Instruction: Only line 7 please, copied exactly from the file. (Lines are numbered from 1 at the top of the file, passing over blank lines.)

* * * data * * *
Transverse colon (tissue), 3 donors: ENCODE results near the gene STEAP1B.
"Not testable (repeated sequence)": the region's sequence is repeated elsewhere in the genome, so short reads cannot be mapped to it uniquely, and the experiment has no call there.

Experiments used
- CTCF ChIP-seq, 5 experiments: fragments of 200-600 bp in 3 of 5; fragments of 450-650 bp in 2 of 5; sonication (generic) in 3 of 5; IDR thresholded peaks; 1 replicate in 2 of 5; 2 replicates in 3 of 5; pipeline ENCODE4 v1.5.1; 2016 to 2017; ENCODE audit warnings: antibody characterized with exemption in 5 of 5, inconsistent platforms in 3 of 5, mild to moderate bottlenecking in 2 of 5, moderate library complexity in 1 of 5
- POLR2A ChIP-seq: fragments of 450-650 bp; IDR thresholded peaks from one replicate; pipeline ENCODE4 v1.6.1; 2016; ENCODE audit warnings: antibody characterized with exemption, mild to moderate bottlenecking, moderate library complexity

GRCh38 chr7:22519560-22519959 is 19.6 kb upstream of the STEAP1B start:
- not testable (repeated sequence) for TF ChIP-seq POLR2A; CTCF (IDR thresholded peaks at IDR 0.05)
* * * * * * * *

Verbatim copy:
- not testable (repeated sequence) for TF ChIP-seq POLR2A; CTCF (IDR thresholded peaks at IDR 0.05)